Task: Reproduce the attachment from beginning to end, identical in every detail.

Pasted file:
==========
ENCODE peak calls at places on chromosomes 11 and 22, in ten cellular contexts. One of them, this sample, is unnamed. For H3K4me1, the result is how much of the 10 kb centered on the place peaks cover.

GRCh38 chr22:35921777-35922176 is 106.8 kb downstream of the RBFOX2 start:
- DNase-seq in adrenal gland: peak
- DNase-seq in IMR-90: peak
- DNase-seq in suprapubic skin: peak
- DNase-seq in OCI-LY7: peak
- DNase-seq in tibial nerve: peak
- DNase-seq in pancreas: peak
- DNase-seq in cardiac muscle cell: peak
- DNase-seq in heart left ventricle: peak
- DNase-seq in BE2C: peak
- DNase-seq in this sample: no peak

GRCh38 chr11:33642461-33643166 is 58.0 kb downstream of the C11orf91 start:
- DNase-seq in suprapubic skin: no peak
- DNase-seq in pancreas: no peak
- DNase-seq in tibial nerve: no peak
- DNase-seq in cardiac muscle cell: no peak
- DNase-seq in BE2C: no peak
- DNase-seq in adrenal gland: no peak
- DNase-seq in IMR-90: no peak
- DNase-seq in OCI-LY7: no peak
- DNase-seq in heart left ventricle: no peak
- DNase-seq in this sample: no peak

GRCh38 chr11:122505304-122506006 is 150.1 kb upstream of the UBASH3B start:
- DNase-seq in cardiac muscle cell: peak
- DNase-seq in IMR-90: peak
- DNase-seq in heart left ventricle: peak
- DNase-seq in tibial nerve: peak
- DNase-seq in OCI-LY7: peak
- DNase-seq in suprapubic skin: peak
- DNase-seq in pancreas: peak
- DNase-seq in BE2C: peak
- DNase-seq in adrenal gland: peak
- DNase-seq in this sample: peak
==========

ENCODE peak calls at places on chromosomes 11 and 22, in ten cellular contexts. One of them, this sample, is unnamed. For H3K4me1, the result is how much of the 10 kb centered on the place peaks cover.

GRCh38 chr22:35921777-35922176 is 106.8 kb downstream of the RBFOX2 start:
- DNase-seq in adrenal gland: peak
- DNase-seq in IMR-90: peak
- DNase-seq in suprapubic skin: peak
- DNase-seq in OCI-LY7: peak
- DNase-seq in tibial nerve: peak
- DNase-seq in pancreas: peak
- DNase-seq in cardiac muscle cell: peak
- DNase-seq in heart left ventricle: peak
- DNase-seq in BE2C: peak
- DNase-seq in this sample: no peak

GRCh38 chr11:33642461-33643166 is 58.0 kb downstream of the C11orf91 start:
- DNase-seq in suprapubic skin: no peak
- DNase-seq in pancreas: no peak
- DNase-seq in tibial nerve: no peak
- DNase-seq in cardiac muscle cell: no peak
- DNase-seq in BE2C: no peak
- DNase-seq in adrenal gland: no peak
- DNase-seq in IMR-90: no peak
- DNase-seq in OCI-LY7: no peak
- DNase-seq in heart left ventricle: no peak
- DNase-seq in this sample: no peak

GRCh38 chr11:122505304-122506006 is 150.1 kb upstream of the UBASH3B start:
- DNase-seq in cardiac muscle cell: peak
- DNase-seq in IMR-90: peak
- DNase-seq in heart left ventricle: peak
- DNase-seq in tibial nerve: peak
- DNase-seq in OCI-LY7: peak
- DNase-seq in suprapubic skin: peak
- DNase-seq in pancreas: peak
- DNase-seq in BE2C: peak
- DNase-seq in adrenal gland: peak
- DNase-seq in this sample: peak